Burmese Migrant Workers Double Their Wages after Strike

As workers around the world celebrated International Labor Day at the beginning of May, more than 500 migrant workers on the Thai-Burmese border took collective action to demand that their employer improve wages and working conditions in a garment factory where they were earning less than 25 cents per hour for an 11-hour shift, according to reports. As a result of their two-day strike, the workers succeeded in doubling their wages and winning important gains in workplace conditions.

More than 2 million migrants, mainly from Burma, are working in Thailand, according to the International Labor Organization. These workers, among the most vulnerable in Thai society, have no legal right to form a union. Often lacking legal work permits, they are exploited, and their basic human and worker rights under domestic Thai laws and international labor standards are constantly violated. Non-governmental organizations such as the Human Rights and Development Foundation’s (HRDF) Labor Law Clinic—a Solidarity Center partner located in Mae Sot on the Burmese border—provide a safe haven for migrant workers struggling for justice and help them organize in the face of such harsh conditions. HRDF and its community-based organization, the Joint Action Committee for Burmese Affairs (JACBA), have long played a role in helping empower migrant workers to win justice against employers who seek to abuse workers’ rights in favor of the corporate bottom line.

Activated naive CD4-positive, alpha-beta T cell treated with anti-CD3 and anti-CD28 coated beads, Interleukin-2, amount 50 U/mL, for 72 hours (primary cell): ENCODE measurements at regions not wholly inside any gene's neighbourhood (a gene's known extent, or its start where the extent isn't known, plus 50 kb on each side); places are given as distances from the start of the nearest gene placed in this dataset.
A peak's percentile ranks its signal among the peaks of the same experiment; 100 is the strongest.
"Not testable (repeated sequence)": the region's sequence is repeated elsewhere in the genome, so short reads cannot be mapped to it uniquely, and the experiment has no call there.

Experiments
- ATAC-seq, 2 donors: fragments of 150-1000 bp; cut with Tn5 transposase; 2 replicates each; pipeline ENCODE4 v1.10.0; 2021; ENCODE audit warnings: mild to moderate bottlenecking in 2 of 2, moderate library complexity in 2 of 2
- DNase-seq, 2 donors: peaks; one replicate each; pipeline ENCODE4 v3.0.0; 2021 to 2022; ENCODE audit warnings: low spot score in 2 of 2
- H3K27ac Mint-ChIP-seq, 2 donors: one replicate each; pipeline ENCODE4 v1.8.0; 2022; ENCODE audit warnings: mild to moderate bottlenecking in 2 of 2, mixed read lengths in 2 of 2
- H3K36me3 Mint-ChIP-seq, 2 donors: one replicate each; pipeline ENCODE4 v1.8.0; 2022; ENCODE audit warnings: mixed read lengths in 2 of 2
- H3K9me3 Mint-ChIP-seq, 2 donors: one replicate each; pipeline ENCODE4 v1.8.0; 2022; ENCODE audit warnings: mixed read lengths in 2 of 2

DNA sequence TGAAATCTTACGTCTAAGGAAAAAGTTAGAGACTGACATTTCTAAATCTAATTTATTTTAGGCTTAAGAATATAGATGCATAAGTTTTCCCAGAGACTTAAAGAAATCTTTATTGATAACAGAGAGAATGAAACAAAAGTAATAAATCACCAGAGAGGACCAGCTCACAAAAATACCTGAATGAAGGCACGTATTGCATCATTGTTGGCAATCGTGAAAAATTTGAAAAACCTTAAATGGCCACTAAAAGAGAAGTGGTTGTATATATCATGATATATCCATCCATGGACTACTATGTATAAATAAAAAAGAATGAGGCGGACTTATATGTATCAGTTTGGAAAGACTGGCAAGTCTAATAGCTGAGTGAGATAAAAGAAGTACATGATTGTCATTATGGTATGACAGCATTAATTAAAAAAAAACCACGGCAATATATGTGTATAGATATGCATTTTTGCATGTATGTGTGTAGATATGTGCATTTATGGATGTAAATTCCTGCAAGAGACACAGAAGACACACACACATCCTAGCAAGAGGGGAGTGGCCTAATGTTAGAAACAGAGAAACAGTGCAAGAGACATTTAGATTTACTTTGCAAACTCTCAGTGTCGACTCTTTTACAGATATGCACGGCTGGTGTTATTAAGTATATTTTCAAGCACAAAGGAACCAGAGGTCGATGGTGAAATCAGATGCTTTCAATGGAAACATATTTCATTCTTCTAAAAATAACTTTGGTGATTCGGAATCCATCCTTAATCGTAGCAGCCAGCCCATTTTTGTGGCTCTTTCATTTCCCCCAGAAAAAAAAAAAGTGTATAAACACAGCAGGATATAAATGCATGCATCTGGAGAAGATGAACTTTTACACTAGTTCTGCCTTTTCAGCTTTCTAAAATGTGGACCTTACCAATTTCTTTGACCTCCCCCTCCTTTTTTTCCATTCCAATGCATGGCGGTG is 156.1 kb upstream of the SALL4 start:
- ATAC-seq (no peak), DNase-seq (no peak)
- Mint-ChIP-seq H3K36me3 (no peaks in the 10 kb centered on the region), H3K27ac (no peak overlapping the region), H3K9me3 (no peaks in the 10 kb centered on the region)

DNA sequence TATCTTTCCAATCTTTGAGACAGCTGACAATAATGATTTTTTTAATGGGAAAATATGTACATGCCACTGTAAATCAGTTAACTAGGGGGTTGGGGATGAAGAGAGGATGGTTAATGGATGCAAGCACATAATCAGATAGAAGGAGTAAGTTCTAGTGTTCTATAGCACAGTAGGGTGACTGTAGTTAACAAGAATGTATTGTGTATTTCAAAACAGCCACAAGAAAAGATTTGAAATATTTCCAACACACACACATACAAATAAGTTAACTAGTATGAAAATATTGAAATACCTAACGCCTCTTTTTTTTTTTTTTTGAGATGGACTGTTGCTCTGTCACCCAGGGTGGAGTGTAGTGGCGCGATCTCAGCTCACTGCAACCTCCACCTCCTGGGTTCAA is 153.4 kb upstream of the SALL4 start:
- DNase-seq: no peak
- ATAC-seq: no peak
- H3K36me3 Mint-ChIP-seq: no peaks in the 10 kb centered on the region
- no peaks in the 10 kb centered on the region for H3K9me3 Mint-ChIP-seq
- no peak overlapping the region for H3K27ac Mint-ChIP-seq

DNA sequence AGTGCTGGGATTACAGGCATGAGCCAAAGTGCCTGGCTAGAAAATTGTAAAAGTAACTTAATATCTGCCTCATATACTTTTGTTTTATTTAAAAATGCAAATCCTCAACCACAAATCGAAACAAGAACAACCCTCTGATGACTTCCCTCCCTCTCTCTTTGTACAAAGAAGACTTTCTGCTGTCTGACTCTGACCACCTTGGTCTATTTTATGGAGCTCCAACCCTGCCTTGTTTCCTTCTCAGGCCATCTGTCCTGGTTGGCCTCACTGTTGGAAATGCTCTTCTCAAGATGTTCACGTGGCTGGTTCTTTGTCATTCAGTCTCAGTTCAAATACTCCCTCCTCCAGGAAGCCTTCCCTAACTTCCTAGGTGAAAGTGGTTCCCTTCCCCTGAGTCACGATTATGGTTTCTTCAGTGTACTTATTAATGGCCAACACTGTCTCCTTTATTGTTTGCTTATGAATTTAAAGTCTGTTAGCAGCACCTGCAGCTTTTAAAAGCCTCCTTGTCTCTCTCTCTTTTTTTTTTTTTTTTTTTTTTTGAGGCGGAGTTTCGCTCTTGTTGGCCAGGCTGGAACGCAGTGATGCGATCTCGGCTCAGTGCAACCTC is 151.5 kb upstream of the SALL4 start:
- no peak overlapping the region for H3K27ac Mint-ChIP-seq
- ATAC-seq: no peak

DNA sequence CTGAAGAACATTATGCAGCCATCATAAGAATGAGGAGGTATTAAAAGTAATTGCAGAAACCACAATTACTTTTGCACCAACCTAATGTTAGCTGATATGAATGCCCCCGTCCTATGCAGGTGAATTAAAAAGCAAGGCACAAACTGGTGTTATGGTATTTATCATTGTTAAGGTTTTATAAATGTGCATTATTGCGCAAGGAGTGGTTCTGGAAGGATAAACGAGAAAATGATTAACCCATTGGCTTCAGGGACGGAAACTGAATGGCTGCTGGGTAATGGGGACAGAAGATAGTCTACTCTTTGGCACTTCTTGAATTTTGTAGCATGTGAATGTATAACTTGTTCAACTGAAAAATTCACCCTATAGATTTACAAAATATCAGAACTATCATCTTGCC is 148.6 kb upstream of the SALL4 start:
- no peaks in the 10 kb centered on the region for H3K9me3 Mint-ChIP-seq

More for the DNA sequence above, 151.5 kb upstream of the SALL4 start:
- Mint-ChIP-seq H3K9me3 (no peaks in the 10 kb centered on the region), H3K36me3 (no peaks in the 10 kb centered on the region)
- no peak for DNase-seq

The garment workers had been protesting their conditions for nearly a month: their wages were less than half the legal daily minimum wage, they were forced to work under filthy conditions, and they had no clean water or doors in the employee restrooms. On May 1, International Labor Day, they decided to take action the following morning. The LLC and JACBA helped the workers file a petition to the authorities and provided technical support after they went on strike. Following extensive negotiations with worker representatives, factory managers—seeing their profits dwindle with every day the strike endured—agreed to dramatically raise wages for both daily and piece work, shorten work shifts, and improve workplace conditions.